Sunday, August 15, 2010

Carl Chopin

Aloha, Friend

Today I re-post a tribute (from LAST August)
to a great friend that I lost a long time ago.

I never fail to think of him during his birth month, and smile at his "issues" about sharing it with National Clown Month!

You were no clown Carl.
I'll never forget you.

"Keep true to the dreams of your youth. "
Friedrich von Schiller

"The youth, intoxicated with his admiration of a hero, fails to see, that it is only a projection of his own soul, which he admires "
Ralph Waldo Emerson

"Forty is the old age of youth; fifty is the youth of old age."
Victor Hugo

"What though youth gave love and roses, Age still leaves us friends and wine."
Thomas More

"The love we have in our youth is superficial compared to the love that an old man has for his old wife."
Will Durant


I was 15 in a new neighborhood.

The High School I attended was a big, modern red brick factory, a "good" school. But I found it rather dehumanizing.

While the Beatles sang, and I attended the first Earth Day in Philadelphia's Fairmount Park, my school was run by crew-cutted, career educators who believed in instilling certain values in the boys and girls in order to stem the tide of psychedelic social rebellion that they abhorred.

School was all about proving them right, and the independent, inquiring student WRONG! Criticism had not yet been supplanted by "self esteem." Athletes were idolized, artists had better focus on some REAL career and choose a college before they threw their lives away. . .

North East High School
seemed like a strange anachronism to be stuck in.

Famed doumentarian Fredrick Weisman thought the same and used it as the setting for his cinema verite` documentary
"High School."

Audiences laughed, but I had to take off my love beads and low slung bell bottoms and go to school there!

Then I met a boy who lived a couple of miles away and attended another school, a "worse" school where he was the butt of abuse for being dark and quiet with amazingly expressive brown eyes.

The bullys loved to see pain register in those eyes
and called him The Mexican.

He was actually Jewish, with a grandfather who had escaped poverty, sanctioned abuse, and a forced 20 year stretch in the Russian Army, by leaving Russia on horse back; and who had a picture of himself smoking a hookah with some sepia Turkoman traders. "Fuck the Czar" he always began when asked about those days. I cannot hear anything about the Czar on the History Channel or anywhere else without muttering "Fuck the Czar" under my breath in tribute to the old man.

One time, Carl (my friend) tried to shock grandpa by inviting him to smoke some hash with us.

"Hashish?! He asked incredulously.

"You want to smoke hashish!? - Hashish you EAT!!!!!"

We laughed about that for years.
Heck, I still do!

Carl's family was blue collar too, and we soon became inseparable.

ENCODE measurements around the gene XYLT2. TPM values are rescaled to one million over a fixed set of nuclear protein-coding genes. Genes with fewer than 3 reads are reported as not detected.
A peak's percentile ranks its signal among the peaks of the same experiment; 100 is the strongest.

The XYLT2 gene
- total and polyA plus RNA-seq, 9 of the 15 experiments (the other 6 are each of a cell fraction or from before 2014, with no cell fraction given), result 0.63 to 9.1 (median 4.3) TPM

We were both carrying some baggage, OK, full baggage cars FULL of baggage.

We hid out together in his bedroom and he taught me everything about classic films, though people called them "old movies" then, and they papered late night TV clotted with commercials.

He showed me the classic movie goddesses and heroes.
We learned about history, sociology, and culture.
Together we gasped at Busby Berkley's choreography,
and Cagney's style.

We especially loved the film noir of the 50's which spoke well to the lingering, sooty Philadelphia that we lived in.

Our lives entwined.

I had a chance (as a thoughtful troublemaker) to get into a new alternative high school that was a progressive experiment of the times, Parkway.

Carl, moored in high school torment applied among thousands and got in fairly! A bonifide miracle!

But Parkway's head master, a charming Englishman called John Bremer (sp?) would not accede to my Principal's request to de-acquisition me.

I had to cut school and show up at his desk to articulate my absolute need to be in MY new school-reality, he took a liking to me and I was the only part-time student in the 150 student school. Mornings in prison regulated by bells, afternoons in the modern world of education. (Kevin Bacon was one of our stairwell card players, a fellow student that I was kinda scared of.)

Perhaps this is daily bifurcation of my High School days explains why I am such a hybrid bridge builder. (freak?)
Ultimately I became full time and ultimately graduated from Parkway.

Carl and I went to school together every day, & spent all our time together. We schooled ourselves in mind expansion and film culture at night as the adults slept.

Sometimes we'd drive to Chinatown in his mom's Mercury at 3 am for Wor Shu Op (Pressed Duck) at the old South China on 10th street. One night, Jerry Stiller walked in to get take out; he was performing in town with his wife: Stiller & Meara. Their kid, Ben, was in footsie pajamas - not comedy movies back then.

One year, after a full night of ritual drinking, Carl went to South Philly to join the Clown Brigades of the New Year's MUMMER's PARADE. If you are at all interested in folk life, you MUST see the Mummers Parade in Philly! Carl, drunk as regulations and custom demand, lurched up the street with a mob of other civic-minded inebriates doing the "Mummers Strut."

Man, I wish I had film of THAT!

It was a men-only parade (it's a whole culture: pipe fitters in sequins playing banjos in the snow).
Man, I want a Tastykake!
(Spell Check offered: "Testicle" as in: "Man, I want a testicle!" LOL!!!!

Carl and I learned about life together. We grew up a bit. We sold pot for bus fair (allegedly) . "Your boyfriend's gay" my helpful parents pointed out. Guess I'll hang out with a football player; thanks.

Once, he accompanied me on a driving trip with another friend of ours to Vermont so I could interview at Goddard College. Carl interviewed on a whim. Two weeks later we heard: they wanted to give him a scholarship. They sent me a regrets letter. Just like Parkway!
It changed his life.